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There is nothing, nothing in this world, sloppier than a Marx Brothers movie. The relationship of any given scene to the one before it or the one after it is tenuous at best. The lavish production numbers are unbelievably horrible. And as for acting--what acting?
Anyone who cares about the foregoing, of course, is out of his head. A Day at the Races, being a Marx Brothers film, is deficient in direction, acting, music, character development, dramatic structure, and just about anything else you care to mention. The performances of the romantic leads, (Allen Jones and Maureen O'Sullivan) in particular, border on the grotesque. But A Day at the Races, 25 years after its debut, remains one of the funniest, most entertaining films ever made.
Groucho, Harpo, and Chico romp through A Day at the Races full speed ahead, leaving behind a trail of devastated buildings, befuddled police officers, and shattered pianos. Groucho is cast as a horse doctor in disguise, Harpo as a jockey, and Chico as an ice cream vendor, but all this is merely an excuse for them to get together and start wrecking the place. It is a foregone conclusion that Harpo will ride the horse to victory and save the sanatorium of which Groucho has become chief of staff.
But there are some great lines en route to the denouement. A doctor asks Groucho, as the converted veterinarian is about to give a patient a suspiciously horse-sized capsule, "Isn't that a bit large for a pill?" Groucho answers, "Well, it was too small for a basketball, and I didn't know what else to do with it." A nurse asks Groucho to okay a document, and he responds, "I'm much too busy--I'll put the O on now, but you'll have to come back later for the K."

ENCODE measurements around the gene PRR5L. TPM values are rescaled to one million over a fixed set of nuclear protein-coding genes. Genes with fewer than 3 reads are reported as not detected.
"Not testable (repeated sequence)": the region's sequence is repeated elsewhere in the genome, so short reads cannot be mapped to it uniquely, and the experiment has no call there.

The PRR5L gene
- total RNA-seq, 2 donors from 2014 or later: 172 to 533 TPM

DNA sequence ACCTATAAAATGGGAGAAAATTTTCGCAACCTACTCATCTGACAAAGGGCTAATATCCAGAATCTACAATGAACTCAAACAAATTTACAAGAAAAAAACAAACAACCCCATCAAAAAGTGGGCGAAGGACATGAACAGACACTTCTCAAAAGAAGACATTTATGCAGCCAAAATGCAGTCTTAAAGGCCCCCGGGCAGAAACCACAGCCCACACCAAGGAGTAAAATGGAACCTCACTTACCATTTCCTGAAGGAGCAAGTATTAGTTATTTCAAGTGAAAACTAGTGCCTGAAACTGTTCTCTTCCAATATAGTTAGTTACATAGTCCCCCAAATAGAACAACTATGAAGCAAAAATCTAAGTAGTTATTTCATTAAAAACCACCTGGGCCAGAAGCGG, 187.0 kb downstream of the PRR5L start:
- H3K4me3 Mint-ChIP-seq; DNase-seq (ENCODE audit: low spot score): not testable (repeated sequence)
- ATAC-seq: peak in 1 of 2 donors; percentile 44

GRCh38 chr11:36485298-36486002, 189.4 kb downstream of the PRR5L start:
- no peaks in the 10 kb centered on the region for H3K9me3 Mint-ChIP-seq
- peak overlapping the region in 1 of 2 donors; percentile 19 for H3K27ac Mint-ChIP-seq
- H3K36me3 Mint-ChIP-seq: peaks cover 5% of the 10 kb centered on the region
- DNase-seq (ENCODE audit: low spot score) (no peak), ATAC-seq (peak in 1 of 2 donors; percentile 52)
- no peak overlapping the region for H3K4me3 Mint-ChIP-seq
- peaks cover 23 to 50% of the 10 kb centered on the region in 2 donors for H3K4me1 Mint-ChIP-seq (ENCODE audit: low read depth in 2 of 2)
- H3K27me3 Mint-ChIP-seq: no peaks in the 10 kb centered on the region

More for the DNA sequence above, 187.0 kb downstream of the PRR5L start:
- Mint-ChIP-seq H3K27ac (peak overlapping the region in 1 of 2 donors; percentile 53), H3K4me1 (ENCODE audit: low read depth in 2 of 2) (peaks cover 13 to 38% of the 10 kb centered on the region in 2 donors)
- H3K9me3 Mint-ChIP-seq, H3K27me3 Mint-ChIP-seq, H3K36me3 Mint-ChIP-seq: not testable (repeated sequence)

Among the classic scenes are one in which Harpo wrecks an entire grand piano, another in which the three brothers absolutely level Groucho's suite in the sanatorium, and the chaotic, climactic day at the races. You have to see them to believe them.
Perhaps the most memorable scene begins with Jones, the typical fink-hero of Thirties comedy, murdering a song, when out of nowhere and for no apparent reason comes a huge collection of the kind of Negroes you don't see any more in the movies. They are ragged, they roll their eyes, they shout "Who dat man?" with religious ecstasy, and they are full of rhythm. At the end of the film they reappear, marching down the racetrack behind the Marx boys, shouting, "All God's chillun got money."
Today, of course, you just can't do Negroes that way. In today's movies, the Negro is not only equal, he is the same as everybody else. But what a great, innocent, wonderful thing that old darky caricature was, and how sad it is that the enlightenment has erased it, probably forever.
The second feature at the Harvard Square is the 1945 version of Meet Me in St. Louis, with Judy Garland, Margaret O'Brien, Leon Ames, Marjory Main, Chill Wills, and other greats. The color is bilious, the sentimentality sickening, and the acting, for the most part, godawful. But Meet Me in St. Louis is a slice of history. The young Judy Garland is every bit as wonderful as the mature version, and the portrayal of the St. Louis of the early 1900's is strangely touching. As a boy in St. Louis, I was brought up on such songs as "Meet Me in St. Louis, Louis," "The Trolley Song," and "Have Yourself a Merry Little Christmas." They were great songs then, just as this was a great movie; if we have changed so that we can no longer appreciate Meet Me in St. Louis and its music, it is we who have suffered from the effects of time.
These movies are undeniably entertaining, but the fact remains that $1.25 is one hell of a lot to pay for the privilege of seeing two 20-year-old-films--or even two six-month-old pictures, for that matter.
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